Week ending 11th October 2019.

Sentiment going into this week’s US/China trade talks was negative after the US placed eight Chinese technology companies on a US blacklist and China stopped NBA (basketball) broadcasts.

However, global equities advanced over the week amid signs of progress after Donald Trump announced that the two countries had reached the outline of an agreement where the US would suspend next week’s planned tariff increases as China had agreed to some agriculture concessions.

Although this partial deal is a small positive as a truce is better than an escalation, unfortunately many of the main areas in dispute haven’t been addressed, namely the theft of intellectual property, forced technology transfers and Chinese industrial subsidies.

Minutes of the Fed’s September monetary policy meeting were released on Wednesday (9 October 2019).  They showed that although policymakers believed that downside risks to the outlook for economic activity had increased (particularly those stemming from the trade spat with China), five policymakers thought it was a mistake to cut US interest rates and a number of policymakers wanted the Fed to signal the limits of their policy easing (i.e. they want to set the bar higher for additional interest rate cuts).

However, they also discussed their objective to get inflation back up to their 2% target – and yesterday’s (Thursday 10 October 2019) unchanged US CPI inflation (1.7%) should hopefully help encourage Fed policymakers to ease monetary policy further.  As we have previously stated, we believe that the US Fed will cut US interest rates again when policymakers meet at the end of this month.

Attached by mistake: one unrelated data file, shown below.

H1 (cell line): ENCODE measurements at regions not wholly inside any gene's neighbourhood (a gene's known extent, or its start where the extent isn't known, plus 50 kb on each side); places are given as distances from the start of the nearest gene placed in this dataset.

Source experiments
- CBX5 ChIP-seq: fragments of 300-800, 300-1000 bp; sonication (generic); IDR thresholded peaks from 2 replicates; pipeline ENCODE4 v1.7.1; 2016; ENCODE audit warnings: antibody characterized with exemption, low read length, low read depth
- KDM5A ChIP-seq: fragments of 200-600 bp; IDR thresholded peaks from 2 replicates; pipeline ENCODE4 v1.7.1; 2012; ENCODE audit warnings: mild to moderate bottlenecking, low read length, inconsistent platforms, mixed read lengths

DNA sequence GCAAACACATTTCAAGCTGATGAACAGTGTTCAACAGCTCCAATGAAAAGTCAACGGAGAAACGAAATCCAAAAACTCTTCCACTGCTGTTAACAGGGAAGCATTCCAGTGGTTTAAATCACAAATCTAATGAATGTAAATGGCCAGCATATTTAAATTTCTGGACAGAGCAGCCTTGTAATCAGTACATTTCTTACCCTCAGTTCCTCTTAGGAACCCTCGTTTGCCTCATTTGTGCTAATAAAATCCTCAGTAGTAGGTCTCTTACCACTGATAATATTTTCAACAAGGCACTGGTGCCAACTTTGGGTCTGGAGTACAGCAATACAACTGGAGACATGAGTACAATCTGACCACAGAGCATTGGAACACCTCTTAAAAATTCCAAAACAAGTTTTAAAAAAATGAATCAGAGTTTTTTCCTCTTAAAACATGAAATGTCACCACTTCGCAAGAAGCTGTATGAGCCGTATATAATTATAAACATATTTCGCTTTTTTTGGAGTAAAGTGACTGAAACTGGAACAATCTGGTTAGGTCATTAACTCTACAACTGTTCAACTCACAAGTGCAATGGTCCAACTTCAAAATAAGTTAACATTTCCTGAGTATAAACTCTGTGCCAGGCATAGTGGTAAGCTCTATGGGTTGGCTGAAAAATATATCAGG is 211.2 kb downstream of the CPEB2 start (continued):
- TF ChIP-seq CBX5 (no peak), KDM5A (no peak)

In the UK, the pound strengthened on news that there was a “pathway” to a potential Brexit deal after Boris Johnson and his Irish counterpart, Leo Varadkar, met yesterday (Thursday 10 October 2019).

However, it is important not to get carried away as it’s hard to see what Boris Johnson actually offered that would be acceptable in Westminster, Dublin, Belfast and Brussels.  Additionally, given the joint statement went on to say that they have “agreed to reflect further on their discussions and that officials would continue to engage intensively on them”, suggests that they didn’t make that much progress!

Although a last minute Brexit deal can’t be fully dismissed, at present, the most likely outcome appears to be a Brexit delay followed by a general election, which will, in effect, be a second referendum on Brexit.  And unfortunately, no matter how you slice it, Brexit uncertainty will continue as an extension does nothing except prolong the economic uncertainty, while an election may not end the current political gridlock.

Looking ahead to this coming week, we have the Queen’s Speech and an EU Summit.  Additionally, in the UK we have employment data (unemployment rate and weekly earnings), CPI and retail sales.  Elsewhere we have US retail sales; the Fed’s Beige Book; Eurozone CPI; and Chinese GDP.

Investment Management Team

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